ORLANDO— Sometime in the next few weeks I’ll be opening a new restaurant, bar, and tiki bar in the Fondren neighborhood of Jackson, Mississippi. Those are all very familiar concepts to me. I have worked in the restaurant business for 40+ years, and over 33 years have been as an owner.
The restaurant menu will be very similar to the menu at Crescent City Grill, our Hattiesburg concept that opened in 1990. The bar will take a lot from our Mahogany Bar, also a 31-year proven concept. We have a lot of experience in the tiki bar field as we used to host tiki takeovers in our cocktail bar concept, Branch.
To add to the bona fides, our Jackson management team has all worked together for over 12 years. In many ways, we are opening on third base when it comes to management and experience in the restaurant and bar side of things. The textbooks might advise, “Location, location, location.” But in my book, the key to success in the restaurant business is, “Management, management, management.”
So, when it comes to menu development, production, concept design, mixology, and experience, we have all those bases covered.
Though we are also opening a bowling alley and a movie theatre. I have zero years’ experience operating a theatre or a bowling alley. Granted I am a movie nut and usually go to at least two or three movies on an average week. But attending over 100 movies a year does not make me a theatre operator. That would be akin to all the people I have heard over the past four decades who say things like, “I know the restaurant business. I eat in a lot of restaurants. So, I am going to open a restaurant.” Experience eating in restaurants will give one about 5% of what one needs to know about operating a restaurant.
The same goes for bowling, and I have never bowled three times a week.
So, for the past three years, my partners and I have hired the industry’s top consultants in those fields who will be guiding us along the way. We have also been attending conferences and conventions submerging ourselves in the movie theatre and bowling business. That is why I am writing this column from a hotel in Orlando, Florida.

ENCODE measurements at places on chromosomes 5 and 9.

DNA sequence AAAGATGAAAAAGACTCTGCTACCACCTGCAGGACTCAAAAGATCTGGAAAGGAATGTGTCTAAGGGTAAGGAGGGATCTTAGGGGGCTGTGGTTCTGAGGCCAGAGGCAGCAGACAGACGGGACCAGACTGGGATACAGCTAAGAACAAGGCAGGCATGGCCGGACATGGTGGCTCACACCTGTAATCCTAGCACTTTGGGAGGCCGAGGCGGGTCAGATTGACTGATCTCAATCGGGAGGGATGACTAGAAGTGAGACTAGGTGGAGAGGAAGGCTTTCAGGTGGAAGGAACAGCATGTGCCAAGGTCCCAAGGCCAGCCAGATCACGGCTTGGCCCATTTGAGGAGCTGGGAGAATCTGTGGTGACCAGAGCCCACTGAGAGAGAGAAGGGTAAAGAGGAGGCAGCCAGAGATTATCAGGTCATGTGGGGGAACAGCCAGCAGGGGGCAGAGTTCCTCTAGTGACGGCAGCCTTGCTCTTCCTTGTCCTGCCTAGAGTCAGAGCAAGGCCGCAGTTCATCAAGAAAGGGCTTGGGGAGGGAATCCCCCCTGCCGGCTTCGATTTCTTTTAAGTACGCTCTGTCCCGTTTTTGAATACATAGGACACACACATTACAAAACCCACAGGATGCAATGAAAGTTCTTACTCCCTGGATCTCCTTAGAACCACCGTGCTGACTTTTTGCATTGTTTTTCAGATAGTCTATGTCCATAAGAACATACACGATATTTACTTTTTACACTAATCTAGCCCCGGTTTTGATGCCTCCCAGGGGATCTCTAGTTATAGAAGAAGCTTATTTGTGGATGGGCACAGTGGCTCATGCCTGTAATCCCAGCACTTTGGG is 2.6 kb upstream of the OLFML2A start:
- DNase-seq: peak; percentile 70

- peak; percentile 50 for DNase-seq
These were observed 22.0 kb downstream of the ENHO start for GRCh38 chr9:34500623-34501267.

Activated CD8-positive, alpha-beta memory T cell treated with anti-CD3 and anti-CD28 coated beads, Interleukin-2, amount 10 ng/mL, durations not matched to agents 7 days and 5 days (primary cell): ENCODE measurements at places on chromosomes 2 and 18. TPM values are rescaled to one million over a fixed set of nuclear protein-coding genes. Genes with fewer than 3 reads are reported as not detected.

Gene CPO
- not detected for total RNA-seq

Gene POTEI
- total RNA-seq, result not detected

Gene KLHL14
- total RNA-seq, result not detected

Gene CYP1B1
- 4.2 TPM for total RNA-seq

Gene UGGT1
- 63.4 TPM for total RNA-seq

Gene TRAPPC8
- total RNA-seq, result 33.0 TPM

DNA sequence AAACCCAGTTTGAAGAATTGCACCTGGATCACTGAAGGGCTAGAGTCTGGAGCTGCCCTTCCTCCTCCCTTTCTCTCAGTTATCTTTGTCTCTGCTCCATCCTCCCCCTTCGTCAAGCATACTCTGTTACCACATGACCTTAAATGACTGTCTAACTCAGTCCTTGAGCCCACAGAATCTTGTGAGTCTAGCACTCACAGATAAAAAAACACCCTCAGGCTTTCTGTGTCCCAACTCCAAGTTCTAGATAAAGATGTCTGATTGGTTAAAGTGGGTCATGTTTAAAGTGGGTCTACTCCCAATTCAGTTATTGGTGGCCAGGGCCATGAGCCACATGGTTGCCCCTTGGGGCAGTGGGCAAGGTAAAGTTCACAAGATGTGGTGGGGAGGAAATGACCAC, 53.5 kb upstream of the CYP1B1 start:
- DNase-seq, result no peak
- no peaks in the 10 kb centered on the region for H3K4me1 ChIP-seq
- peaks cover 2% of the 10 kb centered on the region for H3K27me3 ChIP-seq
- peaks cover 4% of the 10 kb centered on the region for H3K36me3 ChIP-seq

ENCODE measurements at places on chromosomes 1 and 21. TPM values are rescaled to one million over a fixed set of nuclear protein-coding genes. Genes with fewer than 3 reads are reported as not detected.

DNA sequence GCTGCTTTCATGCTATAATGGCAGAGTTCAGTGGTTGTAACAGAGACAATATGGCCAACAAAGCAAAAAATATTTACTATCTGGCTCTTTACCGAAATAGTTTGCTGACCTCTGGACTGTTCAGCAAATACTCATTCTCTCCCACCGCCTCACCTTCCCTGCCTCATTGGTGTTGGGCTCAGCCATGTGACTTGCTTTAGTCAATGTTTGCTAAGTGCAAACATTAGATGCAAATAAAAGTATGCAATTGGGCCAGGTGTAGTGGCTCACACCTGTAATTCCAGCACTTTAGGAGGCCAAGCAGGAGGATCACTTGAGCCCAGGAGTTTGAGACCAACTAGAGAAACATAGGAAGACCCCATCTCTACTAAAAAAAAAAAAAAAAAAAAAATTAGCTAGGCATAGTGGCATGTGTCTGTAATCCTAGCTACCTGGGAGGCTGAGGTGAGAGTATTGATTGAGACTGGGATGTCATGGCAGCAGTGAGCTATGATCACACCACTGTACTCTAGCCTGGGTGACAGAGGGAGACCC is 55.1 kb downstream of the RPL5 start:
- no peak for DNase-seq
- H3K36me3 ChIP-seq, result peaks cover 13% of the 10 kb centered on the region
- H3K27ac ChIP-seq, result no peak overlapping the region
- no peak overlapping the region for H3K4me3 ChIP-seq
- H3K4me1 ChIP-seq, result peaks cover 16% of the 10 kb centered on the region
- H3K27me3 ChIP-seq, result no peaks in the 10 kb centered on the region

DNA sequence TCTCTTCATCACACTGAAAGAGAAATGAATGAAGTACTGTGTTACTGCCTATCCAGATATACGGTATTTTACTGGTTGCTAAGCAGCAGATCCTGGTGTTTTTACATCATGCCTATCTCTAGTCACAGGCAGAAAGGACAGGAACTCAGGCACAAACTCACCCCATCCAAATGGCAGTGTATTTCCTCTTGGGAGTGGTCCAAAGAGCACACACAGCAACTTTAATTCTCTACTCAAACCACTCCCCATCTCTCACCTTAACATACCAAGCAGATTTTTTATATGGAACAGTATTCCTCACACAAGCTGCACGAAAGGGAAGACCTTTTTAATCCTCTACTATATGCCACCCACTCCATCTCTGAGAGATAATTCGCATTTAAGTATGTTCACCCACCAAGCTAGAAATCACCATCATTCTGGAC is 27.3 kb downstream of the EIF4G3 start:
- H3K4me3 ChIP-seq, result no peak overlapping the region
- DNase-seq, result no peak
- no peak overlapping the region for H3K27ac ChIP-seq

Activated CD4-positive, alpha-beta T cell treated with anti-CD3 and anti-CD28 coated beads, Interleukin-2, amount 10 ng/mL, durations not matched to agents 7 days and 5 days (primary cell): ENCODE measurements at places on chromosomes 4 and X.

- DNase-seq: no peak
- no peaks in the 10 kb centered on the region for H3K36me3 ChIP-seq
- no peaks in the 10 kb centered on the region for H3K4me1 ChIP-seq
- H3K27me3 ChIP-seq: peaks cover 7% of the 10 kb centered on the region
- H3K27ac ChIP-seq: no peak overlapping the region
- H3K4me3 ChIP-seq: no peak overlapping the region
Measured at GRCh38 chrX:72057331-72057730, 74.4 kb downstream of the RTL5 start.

I am down here for a trade show that covers a lot of ground in the family entertainment center field. It just so happens that my son was down here attending a music festival over the weekend, so he has joined his mother and me for a few days and will attend the convention with me.
He has chosen the restaurant business for a career and is currently working towards an undergraduate degree in business. Two years from now, when that phase is complete, he will go to culinary school to become a chef. Then he will spend two years working for other people in six-month stints (stages). It’s a plan that I laid out for him several years ago when he told me he wanted to get into the business. It’s actually the route I wished I would have taken.
Once he has completed the two-year period of staging with other chefs and restaurant owners, I told him he can go to work in one of our restaurant concepts, but he’s going to start at the bottom. No matter what his college degree states, or what his chef title is, or where he has worked, he’ll jump back on the line and work like everyone else. The degree to which he works his way up into management— or not— will depend solely upon him and his commitment, effort, and passion.
Either way it is nice to have him with us for a couple of days. We used to come down here and visit the various parks when he and his sister were younger. There was even one time when he was too young to come, and we came with his sister and left him home with the grandparents. This makes up for that, I guess.
There is something about hanging out with your adult kids that is very special. Granted, I loved every minute of their childhood years, and especially that period when he was around 10 years old, and I was like some kind of superhero in his eyes. That was special. But this is special too, and an entirely different kind of special.
It’s nice to just sit and share a meal and have adult conversations. Last night at dinner I was sitting across from the two of them and several times during the meal I just paused and did my best to talk a mental snapshot of the moment. These are the times that I don’t ever want to forget.
It took me a long time to finally figure out what life is all about and how to prioritize the things that truly matter. In my thirties and early forties life was mostly about material and monetary things. Once those two children came into our lives all of that changed. Life became about the relational and spiritual things. That is where true joy lies— with family and friends.